Gov. Andrew M. Cuomo makes stops in Buffalo and Niagara Falls Tuesday, when he is expected to make announcements.

His first stop will be in the Conventus Center for Collaborative Medicine on the Buffalo Niagara Medical Campus at 10:30 a.m.

The governor is then scheduled to speak at noon in the Conference & Event Center on Old Falls Street in Niagara Falls. That’s where he will announce a large-scale project to remove the northern portion of the Robert Moses Parkway, between Findlay Drive near Whirlpool State Park and downtown Niagara Falls.

Almost since the day it was built more than 50 years ago, residents of Niagara Falls have cursed the parkway, an 18.4-mile stretch of highway along the scenic Niagara Gorge, stretching from Niagara Falls to Youngstown.

Although serving up beautiful vistas of the Niagara River, the parkway is blamed for cutting the city’s access to nature, as well as limiting traffic into the city.

Planning for the Moses parkway removal project began in 2013, but the details on the project are expected to be released by the governor.

According to City Council Chairman Andrew Touma, the project will reconfigure the northern Robert Moses so people can once again access green space with activities including horseback riding and zip lines.

Rep. Brian Higgins, D-Buffalo, and Mayor Paul A. Dyster set the stage a few weeks ago during a news conference, when they urged the Federal Highway Administration to start removing the north end of the parkway.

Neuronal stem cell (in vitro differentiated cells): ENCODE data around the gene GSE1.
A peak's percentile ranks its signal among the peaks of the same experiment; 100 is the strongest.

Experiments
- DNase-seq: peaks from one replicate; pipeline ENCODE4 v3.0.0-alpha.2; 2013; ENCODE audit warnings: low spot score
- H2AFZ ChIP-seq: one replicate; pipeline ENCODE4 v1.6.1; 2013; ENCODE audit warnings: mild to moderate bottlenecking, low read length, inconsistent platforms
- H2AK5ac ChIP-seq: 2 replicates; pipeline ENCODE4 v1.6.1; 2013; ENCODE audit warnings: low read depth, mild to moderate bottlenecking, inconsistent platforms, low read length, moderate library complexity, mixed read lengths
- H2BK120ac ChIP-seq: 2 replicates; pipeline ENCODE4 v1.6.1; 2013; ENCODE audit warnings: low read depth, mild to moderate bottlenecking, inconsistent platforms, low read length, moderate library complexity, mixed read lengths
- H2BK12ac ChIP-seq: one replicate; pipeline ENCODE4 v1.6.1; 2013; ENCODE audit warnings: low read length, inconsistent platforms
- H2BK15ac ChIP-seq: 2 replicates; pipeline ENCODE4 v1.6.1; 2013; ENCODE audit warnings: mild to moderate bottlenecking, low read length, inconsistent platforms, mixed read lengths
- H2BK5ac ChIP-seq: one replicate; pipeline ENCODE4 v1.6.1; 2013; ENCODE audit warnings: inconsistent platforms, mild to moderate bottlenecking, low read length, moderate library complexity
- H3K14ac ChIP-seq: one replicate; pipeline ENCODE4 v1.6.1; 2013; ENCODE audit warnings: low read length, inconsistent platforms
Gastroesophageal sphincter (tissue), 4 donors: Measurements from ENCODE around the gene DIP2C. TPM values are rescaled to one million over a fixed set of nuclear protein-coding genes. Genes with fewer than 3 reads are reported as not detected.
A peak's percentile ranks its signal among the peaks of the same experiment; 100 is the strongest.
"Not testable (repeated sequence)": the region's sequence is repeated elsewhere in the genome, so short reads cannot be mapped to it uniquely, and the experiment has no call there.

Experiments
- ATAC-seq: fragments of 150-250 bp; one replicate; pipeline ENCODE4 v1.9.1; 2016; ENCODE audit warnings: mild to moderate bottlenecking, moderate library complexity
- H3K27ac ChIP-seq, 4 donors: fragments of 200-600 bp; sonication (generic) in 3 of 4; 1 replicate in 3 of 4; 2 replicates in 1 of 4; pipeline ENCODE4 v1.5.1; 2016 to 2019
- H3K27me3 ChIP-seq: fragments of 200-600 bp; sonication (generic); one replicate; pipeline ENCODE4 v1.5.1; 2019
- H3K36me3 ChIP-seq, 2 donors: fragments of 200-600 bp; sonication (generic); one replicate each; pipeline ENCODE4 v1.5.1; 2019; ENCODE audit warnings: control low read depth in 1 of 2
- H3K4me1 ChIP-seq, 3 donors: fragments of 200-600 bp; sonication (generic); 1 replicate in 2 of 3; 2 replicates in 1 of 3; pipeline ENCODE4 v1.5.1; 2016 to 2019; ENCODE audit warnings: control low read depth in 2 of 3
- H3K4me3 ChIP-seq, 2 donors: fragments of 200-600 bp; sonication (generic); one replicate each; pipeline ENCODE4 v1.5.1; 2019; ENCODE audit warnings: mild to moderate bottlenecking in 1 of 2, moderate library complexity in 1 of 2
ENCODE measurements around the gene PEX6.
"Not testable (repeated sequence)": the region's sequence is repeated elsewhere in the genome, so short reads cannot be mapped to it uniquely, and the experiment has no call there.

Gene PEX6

During the news conference, Dyster said the blamed the parkway for “ushering in an era of unprecedented urban decline and decay.”

Higgins said the New York Power Authority – which planned and built the parkway, evicted homeowners in the process and owns the land – bears responsibility for financing the project and “righting a historical wrong.”

The State Senate also moved in that direction, adopting a bill to change the name of the parkway to the Niagara Scenic Parkway.

Though City Council members on Monday did not discuss planned changes, they did allude to the importance of the removal of the Robert Moses Parkway during an ongoing review of the 2009 Comprehensive Plan by Senior City Planner Thomas DeSantis.

Since 2000, DeSantis said, the city has made attempts to halt its spiral. He said the updated Comprehensive Plan plots a course for city renewal, including developing the waterfront, revitalizing neighborhoods and building partnerships.

One of the “seven big moves” to have the biggest influence on the revitalization of Niagara Falls is reconnecting the city to its waterfront, said DeSantis.

He said through reconfiguring and repurposing the parkway – and also eliminating some sections – the land can be reclaimed for more-productive uses.

News Staff Reporter Aaron Besecker contributed to this report.

email: nfischer@buffnews.com

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